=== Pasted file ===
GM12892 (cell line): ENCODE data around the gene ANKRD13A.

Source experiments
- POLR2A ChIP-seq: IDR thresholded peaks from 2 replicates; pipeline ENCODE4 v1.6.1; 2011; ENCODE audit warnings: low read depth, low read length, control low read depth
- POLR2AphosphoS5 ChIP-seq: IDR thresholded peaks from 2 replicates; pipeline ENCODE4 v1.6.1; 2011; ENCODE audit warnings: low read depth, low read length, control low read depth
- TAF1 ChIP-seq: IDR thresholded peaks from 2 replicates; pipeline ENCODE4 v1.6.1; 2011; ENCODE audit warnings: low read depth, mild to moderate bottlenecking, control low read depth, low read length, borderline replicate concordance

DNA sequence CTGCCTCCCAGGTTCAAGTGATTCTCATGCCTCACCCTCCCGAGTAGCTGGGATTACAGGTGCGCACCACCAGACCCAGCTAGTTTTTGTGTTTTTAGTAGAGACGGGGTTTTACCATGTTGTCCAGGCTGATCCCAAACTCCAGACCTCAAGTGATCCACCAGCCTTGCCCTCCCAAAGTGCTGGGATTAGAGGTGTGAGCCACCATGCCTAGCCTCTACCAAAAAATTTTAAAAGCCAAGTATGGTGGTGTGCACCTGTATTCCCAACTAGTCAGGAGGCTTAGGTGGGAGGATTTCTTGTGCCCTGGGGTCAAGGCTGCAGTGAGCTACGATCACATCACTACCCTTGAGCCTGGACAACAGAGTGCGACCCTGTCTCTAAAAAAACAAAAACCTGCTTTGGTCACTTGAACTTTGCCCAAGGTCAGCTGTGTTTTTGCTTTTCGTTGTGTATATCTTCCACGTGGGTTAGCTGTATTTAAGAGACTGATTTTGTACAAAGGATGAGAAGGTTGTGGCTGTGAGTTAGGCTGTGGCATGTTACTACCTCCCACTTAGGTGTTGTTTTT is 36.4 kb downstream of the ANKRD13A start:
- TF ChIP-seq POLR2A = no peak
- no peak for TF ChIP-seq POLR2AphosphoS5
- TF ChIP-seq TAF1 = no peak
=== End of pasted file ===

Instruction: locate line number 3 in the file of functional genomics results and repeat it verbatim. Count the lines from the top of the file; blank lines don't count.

- POLR2A ChIP-seq: IDR thresholded peaks from 2 replicates; pipeline ENCODE4 v1.6.1; 2011; ENCODE audit warnings: low read depth, low read length, control low read depth